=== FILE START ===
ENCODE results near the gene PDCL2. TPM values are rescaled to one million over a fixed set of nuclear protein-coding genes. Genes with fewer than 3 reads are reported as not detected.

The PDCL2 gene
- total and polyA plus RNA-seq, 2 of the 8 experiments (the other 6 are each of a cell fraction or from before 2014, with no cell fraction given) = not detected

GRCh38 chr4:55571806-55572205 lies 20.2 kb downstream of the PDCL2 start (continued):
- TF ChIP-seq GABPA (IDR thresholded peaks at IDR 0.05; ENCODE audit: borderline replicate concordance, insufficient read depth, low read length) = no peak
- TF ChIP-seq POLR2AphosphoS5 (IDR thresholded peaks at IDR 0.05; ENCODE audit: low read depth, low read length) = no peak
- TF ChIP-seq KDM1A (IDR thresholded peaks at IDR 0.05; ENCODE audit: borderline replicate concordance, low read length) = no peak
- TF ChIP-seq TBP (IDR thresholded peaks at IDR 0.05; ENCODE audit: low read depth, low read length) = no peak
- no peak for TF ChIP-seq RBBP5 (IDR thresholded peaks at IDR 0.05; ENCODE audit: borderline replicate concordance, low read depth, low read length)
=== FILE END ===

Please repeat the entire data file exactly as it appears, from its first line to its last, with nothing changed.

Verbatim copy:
ENCODE results near the gene PDCL2. TPM values are rescaled to one million over a fixed set of nuclear protein-coding genes. Genes with fewer than 3 reads are reported as not detected.

The PDCL2 gene
- total and polyA plus RNA-seq, 2 of the 8 experiments (the other 6 are each of a cell fraction or from before 2014, with no cell fraction given) = not detected

GRCh38 chr4:55571806-55572205 lies 20.2 kb downstream of the PDCL2 start (continued):
- TF ChIP-seq GABPA (IDR thresholded peaks at IDR 0.05; ENCODE audit: borderline replicate concordance, insufficient read depth, low read length) = no peak
- TF ChIP-seq POLR2AphosphoS5 (IDR thresholded peaks at IDR 0.05; ENCODE audit: low read depth, low read length) = no peak
- TF ChIP-seq KDM1A (IDR thresholded peaks at IDR 0.05; ENCODE audit: borderline replicate concordance, low read length) = no peak
- TF ChIP-seq TBP (IDR thresholded peaks at IDR 0.05; ENCODE audit: low read depth, low read length) = no peak
- no peak for TF ChIP-seq RBBP5 (IDR thresholded peaks at IDR 0.05; ENCODE audit: borderline replicate concordance, low read depth, low read length)